Posted on 01 Feb 2016
Drug trafficking remains a viable source of funding for both organized crime groups as well as terrorist groups and belligerents in civil conflicts across the globe. This has strong precedent in the examples of the Taliban in Afghanistan, which is well funded by trafficking in opium, as well as the FARC and ETA in Colombia. Is Syria and the surrounding region facing a similar confluence between organized crime and political actors?
With the new year beginning, Turkish authorities continue seizing illicit drugs related to conflict within the region. On January 13 Turkish national police, in cooperation with the coastguard, reported seizing 2.5 tons of cannabis resin, with captagon headed for Libya. The ship with Bolivian flag and crewed by Syrian nationals was transporting the cannabis resin to destination markets in Western Europe. Turkish authorities have claimed that the ship originally departed from the Syrian port of Tartus.
Such a large amount of cannabis resin being seized at once is usually a modality for a well-established trafficking trajectory (traffickers do not tend to risk large shipments without being secure in the viability of the route). If indeed the ship departed from Syria this presents an interesting trend. While large shipments of cannabis resin have occurred on the Turkish-Syrian (see map) border, container ship trafficking from Syria has a more limited history. Moreover, the type of narcotic is indicative of Lebanese involvement, which perhaps should come as no suprise.
The bekaa valley in Lebanon has a long history of large cultivation of cannabis resin (though small compared to cultivation in Morocco or Afghanistan). Plus with the proximity of the port of Tartus to the Lebanese border transportation would present minimal risk of interception to traffickers. However, the shipment could just as easily have come from Morocco. Recent analysis by the Global Initiative suggests that traffickers are using North Africa for moving cannabis resin from Morocco to open up indirect trajectories into markets in Europe.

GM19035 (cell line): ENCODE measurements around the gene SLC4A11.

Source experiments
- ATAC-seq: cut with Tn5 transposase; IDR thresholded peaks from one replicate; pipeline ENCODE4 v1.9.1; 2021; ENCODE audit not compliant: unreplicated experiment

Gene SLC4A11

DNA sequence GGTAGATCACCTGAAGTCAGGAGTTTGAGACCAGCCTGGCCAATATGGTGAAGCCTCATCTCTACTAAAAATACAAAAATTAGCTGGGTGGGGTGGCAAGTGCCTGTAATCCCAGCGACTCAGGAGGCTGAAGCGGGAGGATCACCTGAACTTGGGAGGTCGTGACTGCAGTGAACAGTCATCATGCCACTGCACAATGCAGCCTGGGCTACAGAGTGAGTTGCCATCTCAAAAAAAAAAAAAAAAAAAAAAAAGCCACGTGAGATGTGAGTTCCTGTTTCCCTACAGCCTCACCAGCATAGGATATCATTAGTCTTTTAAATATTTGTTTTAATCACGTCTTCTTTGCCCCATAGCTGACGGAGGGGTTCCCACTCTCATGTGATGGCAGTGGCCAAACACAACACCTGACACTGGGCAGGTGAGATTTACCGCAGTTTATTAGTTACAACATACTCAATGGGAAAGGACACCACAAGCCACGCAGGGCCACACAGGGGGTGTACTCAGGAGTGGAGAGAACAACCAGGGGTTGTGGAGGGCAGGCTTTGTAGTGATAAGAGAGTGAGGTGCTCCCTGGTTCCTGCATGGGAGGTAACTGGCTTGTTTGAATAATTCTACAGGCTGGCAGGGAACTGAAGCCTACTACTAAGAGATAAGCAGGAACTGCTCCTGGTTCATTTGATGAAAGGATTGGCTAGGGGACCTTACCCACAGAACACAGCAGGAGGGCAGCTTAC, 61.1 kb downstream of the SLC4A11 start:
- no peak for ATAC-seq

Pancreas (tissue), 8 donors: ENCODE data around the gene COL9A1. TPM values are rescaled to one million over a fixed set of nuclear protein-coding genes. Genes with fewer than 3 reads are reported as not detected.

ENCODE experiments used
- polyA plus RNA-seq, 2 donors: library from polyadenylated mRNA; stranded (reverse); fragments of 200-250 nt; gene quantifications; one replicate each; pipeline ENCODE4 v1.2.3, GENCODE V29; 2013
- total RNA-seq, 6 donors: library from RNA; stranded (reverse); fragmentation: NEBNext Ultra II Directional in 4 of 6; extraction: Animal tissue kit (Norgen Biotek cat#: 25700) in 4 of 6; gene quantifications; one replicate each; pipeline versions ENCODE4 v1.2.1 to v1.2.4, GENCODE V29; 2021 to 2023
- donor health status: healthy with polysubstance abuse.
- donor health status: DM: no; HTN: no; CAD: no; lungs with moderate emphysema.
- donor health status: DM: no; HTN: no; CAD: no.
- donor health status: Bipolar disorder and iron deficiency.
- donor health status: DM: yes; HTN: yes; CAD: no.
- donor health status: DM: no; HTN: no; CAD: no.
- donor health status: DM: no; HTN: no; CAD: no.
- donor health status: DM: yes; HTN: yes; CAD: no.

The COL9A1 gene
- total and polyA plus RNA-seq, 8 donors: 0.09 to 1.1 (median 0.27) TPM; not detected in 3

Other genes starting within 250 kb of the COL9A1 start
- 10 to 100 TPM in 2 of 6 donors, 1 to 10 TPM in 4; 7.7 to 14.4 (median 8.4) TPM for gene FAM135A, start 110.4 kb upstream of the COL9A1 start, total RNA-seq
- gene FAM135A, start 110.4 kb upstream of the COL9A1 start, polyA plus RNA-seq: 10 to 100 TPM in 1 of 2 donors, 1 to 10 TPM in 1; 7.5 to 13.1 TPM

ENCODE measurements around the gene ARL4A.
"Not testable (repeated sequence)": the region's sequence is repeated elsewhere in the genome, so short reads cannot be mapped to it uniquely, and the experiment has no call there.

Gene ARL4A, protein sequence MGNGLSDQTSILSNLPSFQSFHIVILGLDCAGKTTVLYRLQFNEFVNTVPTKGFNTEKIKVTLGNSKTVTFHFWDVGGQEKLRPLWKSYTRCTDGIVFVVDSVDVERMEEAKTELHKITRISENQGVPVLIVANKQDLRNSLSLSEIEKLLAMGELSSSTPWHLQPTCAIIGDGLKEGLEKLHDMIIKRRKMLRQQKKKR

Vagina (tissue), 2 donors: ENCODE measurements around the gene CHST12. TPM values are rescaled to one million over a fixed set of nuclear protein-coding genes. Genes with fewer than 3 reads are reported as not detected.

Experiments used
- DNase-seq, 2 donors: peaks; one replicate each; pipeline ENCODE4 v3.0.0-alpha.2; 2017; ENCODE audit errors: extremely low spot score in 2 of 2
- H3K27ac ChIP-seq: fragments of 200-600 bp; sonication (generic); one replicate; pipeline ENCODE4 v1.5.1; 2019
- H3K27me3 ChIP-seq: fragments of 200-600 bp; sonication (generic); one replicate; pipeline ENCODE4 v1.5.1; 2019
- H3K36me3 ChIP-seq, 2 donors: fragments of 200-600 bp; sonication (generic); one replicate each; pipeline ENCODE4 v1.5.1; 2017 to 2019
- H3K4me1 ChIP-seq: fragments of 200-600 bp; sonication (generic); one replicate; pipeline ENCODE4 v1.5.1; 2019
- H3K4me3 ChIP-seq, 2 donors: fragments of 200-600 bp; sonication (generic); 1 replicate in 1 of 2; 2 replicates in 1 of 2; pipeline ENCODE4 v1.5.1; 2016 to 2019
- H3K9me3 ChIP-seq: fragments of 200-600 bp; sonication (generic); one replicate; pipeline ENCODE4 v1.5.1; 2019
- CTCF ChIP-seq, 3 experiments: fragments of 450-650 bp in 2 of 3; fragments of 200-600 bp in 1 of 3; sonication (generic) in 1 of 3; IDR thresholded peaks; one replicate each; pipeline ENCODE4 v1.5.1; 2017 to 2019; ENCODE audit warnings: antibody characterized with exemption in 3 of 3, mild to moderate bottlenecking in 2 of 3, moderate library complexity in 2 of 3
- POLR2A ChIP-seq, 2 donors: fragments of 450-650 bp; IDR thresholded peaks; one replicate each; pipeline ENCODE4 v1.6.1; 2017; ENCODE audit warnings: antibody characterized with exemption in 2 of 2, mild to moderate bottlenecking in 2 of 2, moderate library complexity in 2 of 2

However, traffickers would have been entertaining several risks. A ship that is registered in a landlocked country (Bolivia) operating in the eastern Mediterranean in a well-known conflict region would be designated a risk by customs and border police in destination markets.
This seizure, seen in light of further large production of amphetamines in the region, combined the well worn route of Afghan opiates transiting the Balkan route from Afghanistan to destination markets, represents a variety of opportunities and risks for belligerents in the ongoing civil war. Indeed, the fact that at the time of writing in January 2015, the main ports in Syria remain under the control of government forces raises further doubts about the involvement of the belligerents in drug trafficking as a source of funding.
Notwithstanding the questions this and similar seizures raise on their own terms, there are broader and long term implications upon the region and post conflict development.
With conflict continuing within Syria and the wider region, the implications on rule of law and application of law enforcement has been severe and will continue to be so in the mid to long term. The Syrian war should, at some point, eventually transmute to post-conflict situation and the concern is that, as with Libya, Mali and elsewhere, illicit flows and criminal economies will continue to enrich militants who will have little benefit or vested interest in encouraging central state consolidation.
Policy makers within the region and the international community will need to have practical strategies to address the illicit economy in place and ready for implementation beforehand. Otherwise the strength of the rule of law will be severely curtailed and further impact development.
As highlighted above many significant questions regarding conflict and drug trafficking in the region remain. This is also has wider implications on research into organized crime and political actors. Too little is understood about how and where organized crime and political actors (both state and non-state) interact at logistical and strategic levels.
Focusing on Syria specifically new methodologies need to assess the threat presented by drug trafficking occurring in the region, its impact upon conflict, and vice versa as well as the preparation of policy implications in post-conflict Syria and Iraq. The Global Initiative is currently undertaking an in-depth research study on the issue, for publication in the summer of 2016.
Photo: Turkish Authorities seizing cannabis resin from the ship ‘Joudı’, off the coast of Libya.